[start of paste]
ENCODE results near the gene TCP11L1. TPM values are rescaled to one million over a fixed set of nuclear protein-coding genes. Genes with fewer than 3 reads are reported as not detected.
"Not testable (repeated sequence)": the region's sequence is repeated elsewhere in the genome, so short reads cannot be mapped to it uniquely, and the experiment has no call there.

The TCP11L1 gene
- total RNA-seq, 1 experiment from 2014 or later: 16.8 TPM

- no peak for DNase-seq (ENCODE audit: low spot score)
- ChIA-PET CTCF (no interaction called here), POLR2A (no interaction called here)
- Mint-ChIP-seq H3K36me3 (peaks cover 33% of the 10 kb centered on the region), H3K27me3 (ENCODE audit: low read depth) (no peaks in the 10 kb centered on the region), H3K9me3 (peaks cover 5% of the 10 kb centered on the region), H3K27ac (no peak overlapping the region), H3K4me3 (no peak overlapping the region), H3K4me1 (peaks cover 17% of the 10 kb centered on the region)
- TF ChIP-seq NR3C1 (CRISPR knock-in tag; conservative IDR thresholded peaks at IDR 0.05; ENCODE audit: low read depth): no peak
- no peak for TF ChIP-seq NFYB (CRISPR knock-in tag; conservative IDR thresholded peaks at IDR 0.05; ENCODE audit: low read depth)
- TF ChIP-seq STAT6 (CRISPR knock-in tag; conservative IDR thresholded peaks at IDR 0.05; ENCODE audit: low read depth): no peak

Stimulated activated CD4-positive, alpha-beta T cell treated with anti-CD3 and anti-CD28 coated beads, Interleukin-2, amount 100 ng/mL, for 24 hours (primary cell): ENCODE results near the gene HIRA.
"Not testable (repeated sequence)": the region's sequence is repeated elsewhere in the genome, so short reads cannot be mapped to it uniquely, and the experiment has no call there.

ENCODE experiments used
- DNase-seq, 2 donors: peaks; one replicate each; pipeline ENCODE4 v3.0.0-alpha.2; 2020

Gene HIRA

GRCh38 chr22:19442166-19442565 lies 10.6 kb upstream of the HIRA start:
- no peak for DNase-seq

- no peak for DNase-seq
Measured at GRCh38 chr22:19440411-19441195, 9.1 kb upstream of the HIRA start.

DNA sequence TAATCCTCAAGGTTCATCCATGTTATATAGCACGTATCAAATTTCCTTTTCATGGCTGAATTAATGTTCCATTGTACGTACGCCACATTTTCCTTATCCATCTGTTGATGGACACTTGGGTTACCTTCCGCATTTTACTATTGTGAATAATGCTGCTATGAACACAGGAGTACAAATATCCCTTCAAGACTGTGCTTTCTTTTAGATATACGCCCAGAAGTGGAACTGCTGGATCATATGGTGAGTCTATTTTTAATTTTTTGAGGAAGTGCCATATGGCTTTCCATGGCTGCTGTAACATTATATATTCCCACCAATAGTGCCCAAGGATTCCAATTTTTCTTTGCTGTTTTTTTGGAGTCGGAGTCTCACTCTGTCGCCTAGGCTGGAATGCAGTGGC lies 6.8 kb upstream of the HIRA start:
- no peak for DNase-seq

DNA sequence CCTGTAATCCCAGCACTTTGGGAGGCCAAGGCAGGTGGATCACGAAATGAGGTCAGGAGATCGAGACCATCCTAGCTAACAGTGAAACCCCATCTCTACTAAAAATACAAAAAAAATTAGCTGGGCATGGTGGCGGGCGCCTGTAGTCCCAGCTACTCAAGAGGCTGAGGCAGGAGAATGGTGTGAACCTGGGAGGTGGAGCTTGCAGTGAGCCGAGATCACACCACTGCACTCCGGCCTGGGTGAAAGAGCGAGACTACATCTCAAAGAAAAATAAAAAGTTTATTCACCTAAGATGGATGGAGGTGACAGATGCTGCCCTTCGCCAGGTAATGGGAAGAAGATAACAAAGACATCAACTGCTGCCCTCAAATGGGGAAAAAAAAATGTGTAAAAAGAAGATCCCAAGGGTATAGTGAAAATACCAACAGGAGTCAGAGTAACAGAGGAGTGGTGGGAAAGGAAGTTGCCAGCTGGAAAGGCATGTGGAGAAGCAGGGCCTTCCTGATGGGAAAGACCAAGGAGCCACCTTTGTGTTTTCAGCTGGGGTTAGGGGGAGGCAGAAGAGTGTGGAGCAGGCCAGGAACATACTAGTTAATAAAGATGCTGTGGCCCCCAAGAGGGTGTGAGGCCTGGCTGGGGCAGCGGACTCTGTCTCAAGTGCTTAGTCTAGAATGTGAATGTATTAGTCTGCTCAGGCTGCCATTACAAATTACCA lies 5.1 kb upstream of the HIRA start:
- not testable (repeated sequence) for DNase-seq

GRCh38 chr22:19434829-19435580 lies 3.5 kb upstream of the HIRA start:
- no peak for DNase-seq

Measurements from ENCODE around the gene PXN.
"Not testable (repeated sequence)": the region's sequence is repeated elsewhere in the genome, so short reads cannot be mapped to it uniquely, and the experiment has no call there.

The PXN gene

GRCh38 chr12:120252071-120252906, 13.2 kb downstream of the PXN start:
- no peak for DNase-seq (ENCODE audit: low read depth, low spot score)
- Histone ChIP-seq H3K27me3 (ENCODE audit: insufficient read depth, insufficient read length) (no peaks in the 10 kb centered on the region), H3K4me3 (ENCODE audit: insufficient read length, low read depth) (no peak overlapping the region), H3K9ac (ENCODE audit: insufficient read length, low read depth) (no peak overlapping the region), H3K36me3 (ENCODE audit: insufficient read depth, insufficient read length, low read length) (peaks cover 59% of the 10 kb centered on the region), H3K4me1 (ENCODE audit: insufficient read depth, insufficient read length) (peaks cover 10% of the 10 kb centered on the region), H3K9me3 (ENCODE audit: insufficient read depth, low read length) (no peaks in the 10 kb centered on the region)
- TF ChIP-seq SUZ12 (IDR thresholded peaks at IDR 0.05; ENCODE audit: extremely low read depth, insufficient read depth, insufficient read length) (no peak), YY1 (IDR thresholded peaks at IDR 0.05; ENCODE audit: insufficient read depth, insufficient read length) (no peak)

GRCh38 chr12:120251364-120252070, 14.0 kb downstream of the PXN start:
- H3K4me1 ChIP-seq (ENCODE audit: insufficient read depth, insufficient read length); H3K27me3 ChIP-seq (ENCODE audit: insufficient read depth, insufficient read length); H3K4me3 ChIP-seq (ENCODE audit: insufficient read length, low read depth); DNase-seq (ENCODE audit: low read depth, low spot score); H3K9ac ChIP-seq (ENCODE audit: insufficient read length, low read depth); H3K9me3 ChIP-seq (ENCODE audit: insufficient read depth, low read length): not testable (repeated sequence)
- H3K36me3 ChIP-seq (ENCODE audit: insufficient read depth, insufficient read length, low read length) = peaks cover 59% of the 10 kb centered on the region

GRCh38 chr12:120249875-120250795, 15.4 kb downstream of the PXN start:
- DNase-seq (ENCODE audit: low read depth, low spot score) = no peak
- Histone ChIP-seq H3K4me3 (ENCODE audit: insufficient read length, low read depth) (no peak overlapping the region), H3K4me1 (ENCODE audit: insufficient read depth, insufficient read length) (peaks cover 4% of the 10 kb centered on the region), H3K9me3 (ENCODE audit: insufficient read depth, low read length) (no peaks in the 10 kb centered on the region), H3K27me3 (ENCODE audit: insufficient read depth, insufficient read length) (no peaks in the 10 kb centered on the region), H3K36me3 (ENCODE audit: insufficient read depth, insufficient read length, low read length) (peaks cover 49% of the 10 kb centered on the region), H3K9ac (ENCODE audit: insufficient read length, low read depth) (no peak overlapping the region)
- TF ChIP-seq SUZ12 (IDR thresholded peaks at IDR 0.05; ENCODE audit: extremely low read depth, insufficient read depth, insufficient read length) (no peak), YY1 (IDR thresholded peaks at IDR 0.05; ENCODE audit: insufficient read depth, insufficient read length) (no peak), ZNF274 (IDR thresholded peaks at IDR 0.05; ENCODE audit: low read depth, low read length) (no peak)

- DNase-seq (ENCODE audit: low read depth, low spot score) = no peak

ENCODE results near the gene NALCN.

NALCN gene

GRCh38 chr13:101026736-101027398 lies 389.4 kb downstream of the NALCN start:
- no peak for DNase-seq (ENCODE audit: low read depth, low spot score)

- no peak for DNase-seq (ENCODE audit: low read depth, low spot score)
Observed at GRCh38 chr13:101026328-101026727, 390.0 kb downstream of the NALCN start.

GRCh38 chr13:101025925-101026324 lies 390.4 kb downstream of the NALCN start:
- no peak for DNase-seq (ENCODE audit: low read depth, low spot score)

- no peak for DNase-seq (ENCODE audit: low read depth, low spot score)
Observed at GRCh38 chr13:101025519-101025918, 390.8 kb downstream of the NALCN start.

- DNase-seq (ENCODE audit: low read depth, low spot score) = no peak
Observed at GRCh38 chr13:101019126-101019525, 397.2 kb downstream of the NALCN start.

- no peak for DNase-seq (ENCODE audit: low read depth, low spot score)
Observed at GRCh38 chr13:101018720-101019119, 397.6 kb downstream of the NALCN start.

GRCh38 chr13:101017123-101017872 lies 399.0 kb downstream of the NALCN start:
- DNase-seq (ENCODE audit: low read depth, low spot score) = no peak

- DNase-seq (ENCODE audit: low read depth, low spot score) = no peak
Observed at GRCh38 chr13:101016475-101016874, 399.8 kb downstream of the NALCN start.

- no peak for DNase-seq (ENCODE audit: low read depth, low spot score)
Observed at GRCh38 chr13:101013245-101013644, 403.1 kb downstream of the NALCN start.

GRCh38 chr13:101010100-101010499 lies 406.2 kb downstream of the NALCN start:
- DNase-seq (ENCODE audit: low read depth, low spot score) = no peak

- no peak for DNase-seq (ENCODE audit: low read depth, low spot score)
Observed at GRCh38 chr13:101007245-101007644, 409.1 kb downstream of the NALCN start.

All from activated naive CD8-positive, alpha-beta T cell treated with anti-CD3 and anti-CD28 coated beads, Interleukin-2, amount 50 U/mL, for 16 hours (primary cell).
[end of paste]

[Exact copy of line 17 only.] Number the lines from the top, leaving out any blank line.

- no peak for DNase-seq